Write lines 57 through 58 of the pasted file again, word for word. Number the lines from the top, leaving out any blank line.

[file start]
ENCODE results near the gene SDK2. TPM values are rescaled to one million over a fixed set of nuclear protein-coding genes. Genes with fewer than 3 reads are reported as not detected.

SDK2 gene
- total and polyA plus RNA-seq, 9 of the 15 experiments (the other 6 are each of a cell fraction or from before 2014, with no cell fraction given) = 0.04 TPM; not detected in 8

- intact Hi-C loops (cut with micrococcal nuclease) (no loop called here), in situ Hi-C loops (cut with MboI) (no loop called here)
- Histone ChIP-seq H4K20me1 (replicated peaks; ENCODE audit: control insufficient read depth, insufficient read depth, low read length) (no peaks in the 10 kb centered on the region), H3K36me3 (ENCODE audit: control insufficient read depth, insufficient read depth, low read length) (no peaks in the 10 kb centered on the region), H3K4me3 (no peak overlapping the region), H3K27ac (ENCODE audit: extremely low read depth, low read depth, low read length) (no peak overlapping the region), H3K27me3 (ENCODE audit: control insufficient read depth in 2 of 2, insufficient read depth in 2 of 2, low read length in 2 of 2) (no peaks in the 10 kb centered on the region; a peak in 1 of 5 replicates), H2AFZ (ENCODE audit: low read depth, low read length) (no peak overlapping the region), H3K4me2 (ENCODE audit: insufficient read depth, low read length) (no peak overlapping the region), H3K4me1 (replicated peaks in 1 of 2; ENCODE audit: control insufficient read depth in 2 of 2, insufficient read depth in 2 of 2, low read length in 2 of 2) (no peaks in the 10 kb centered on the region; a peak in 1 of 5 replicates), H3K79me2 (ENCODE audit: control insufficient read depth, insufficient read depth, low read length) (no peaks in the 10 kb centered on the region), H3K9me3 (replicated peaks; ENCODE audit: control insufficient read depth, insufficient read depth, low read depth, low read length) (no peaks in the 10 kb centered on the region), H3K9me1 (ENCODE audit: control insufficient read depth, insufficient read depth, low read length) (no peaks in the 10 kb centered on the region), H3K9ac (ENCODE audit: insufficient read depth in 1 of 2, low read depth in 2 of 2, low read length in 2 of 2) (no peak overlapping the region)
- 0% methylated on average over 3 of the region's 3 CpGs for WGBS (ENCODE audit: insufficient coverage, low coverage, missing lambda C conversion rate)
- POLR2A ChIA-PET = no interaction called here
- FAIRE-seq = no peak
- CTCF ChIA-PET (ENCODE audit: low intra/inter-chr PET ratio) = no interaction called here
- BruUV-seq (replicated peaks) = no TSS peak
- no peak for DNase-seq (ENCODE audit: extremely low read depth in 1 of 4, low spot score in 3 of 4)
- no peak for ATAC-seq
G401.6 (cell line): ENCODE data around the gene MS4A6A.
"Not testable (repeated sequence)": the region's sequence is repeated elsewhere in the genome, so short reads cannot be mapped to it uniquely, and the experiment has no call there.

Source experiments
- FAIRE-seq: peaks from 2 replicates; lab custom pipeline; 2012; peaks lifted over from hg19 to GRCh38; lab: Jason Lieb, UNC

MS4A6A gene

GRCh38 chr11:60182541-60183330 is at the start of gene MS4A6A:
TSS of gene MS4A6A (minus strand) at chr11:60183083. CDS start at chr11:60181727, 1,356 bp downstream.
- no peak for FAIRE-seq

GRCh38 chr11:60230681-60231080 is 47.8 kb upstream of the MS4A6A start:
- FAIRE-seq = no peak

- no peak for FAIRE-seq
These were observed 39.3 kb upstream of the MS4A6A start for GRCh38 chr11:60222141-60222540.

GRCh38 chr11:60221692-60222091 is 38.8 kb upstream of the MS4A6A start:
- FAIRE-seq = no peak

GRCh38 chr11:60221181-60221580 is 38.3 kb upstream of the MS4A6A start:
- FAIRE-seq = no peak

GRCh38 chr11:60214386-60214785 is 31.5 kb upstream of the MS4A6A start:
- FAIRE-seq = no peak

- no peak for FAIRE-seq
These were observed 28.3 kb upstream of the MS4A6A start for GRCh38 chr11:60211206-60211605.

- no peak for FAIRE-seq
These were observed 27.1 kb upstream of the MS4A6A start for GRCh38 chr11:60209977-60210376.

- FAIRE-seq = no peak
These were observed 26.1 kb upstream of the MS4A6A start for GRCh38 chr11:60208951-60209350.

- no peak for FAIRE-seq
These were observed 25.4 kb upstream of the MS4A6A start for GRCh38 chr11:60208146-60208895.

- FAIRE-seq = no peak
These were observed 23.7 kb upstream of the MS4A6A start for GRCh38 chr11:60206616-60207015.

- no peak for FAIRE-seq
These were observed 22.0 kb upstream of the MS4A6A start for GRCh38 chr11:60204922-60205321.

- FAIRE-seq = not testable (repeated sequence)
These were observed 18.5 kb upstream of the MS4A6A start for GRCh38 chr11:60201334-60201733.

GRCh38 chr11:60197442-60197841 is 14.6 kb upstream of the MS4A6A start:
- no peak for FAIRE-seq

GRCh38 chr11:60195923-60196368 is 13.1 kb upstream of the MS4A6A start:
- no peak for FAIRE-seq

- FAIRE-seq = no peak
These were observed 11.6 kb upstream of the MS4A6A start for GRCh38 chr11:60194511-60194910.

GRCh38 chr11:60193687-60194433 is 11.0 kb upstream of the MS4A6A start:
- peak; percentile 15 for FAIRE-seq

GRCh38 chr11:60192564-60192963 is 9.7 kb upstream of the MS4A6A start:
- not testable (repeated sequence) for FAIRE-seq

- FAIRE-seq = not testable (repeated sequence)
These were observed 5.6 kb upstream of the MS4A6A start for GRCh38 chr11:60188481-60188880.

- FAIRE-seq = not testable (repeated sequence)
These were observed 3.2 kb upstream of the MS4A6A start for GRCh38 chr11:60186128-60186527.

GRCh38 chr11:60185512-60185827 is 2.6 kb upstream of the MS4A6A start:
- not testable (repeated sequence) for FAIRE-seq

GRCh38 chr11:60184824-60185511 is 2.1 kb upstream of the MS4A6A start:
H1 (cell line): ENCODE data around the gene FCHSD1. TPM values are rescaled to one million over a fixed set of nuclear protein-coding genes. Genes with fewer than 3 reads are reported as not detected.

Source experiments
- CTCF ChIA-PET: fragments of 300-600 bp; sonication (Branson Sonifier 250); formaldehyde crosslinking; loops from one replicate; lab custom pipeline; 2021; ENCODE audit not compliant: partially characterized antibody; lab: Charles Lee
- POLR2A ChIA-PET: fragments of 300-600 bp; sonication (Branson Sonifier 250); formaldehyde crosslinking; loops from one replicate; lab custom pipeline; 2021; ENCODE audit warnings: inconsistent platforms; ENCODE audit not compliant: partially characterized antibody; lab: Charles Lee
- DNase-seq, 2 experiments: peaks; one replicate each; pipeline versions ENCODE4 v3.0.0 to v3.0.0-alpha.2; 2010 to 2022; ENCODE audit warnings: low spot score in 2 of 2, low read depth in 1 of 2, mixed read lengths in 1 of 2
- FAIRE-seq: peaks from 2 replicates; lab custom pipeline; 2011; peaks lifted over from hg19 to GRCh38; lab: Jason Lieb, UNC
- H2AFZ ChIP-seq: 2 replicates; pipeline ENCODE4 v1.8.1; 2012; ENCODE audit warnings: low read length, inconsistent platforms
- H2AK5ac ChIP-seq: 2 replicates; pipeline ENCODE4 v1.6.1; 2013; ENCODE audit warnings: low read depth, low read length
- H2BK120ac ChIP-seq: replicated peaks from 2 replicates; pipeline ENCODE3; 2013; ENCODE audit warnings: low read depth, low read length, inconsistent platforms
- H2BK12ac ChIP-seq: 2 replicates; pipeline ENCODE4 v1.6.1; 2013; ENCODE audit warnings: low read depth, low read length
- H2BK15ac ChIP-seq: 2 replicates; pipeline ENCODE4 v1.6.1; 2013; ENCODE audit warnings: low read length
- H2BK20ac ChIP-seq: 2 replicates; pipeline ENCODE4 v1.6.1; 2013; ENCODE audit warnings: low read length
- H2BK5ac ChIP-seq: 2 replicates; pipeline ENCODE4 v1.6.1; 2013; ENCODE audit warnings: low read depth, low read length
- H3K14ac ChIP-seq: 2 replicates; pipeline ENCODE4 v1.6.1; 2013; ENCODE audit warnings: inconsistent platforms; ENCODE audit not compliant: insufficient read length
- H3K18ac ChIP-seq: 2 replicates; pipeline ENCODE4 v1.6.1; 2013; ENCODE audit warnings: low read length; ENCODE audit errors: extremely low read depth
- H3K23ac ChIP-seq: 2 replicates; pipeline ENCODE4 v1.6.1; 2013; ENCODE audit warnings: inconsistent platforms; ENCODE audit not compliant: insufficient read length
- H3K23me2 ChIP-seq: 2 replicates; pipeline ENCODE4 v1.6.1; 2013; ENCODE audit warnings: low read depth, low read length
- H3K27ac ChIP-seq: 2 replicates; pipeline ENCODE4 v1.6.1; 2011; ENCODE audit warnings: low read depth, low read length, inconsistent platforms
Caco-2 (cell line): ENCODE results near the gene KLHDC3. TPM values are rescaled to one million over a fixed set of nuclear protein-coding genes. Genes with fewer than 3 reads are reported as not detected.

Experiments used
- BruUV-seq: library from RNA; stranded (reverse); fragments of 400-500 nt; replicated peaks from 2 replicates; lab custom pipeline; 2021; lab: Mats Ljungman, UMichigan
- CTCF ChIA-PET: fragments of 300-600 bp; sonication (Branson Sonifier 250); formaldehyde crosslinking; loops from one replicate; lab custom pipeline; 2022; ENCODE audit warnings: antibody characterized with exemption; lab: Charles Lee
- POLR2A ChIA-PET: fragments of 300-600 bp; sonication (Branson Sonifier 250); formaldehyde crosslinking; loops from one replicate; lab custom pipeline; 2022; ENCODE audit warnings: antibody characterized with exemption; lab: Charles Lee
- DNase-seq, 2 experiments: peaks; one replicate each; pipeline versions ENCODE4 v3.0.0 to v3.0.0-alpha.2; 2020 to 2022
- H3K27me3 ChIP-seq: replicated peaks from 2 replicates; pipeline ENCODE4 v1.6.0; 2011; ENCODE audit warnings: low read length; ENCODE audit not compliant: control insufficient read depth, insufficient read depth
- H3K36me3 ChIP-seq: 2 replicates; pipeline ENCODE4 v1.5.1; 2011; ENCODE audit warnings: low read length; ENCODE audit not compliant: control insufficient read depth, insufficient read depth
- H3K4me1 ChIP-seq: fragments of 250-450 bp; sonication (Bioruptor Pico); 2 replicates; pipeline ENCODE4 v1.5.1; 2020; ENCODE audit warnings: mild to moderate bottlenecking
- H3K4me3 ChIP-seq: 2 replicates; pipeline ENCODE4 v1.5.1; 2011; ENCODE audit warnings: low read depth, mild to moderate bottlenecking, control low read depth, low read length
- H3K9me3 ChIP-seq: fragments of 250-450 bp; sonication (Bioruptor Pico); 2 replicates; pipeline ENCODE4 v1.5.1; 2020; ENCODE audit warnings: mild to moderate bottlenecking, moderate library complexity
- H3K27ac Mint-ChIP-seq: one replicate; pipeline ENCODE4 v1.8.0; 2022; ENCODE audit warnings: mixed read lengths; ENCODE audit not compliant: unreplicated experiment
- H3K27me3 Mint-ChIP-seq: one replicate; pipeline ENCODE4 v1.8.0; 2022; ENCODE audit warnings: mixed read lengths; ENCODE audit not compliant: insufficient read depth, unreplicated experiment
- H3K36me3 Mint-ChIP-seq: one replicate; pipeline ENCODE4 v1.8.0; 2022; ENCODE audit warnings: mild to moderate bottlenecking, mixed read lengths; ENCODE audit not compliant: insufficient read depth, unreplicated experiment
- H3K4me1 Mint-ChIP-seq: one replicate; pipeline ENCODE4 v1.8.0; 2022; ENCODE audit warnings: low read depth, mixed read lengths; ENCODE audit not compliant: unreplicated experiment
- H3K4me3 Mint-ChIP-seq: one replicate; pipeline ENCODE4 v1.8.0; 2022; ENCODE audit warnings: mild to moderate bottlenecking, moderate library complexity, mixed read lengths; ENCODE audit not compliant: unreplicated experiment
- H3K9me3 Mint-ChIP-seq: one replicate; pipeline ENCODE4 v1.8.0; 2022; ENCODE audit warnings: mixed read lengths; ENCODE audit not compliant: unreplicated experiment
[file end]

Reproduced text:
- FAIRE-seq = not testable (repeated sequence)
These were observed 3.2 kb upstream of the MS4A6A start for GRCh38 chr11:60186128-60186527.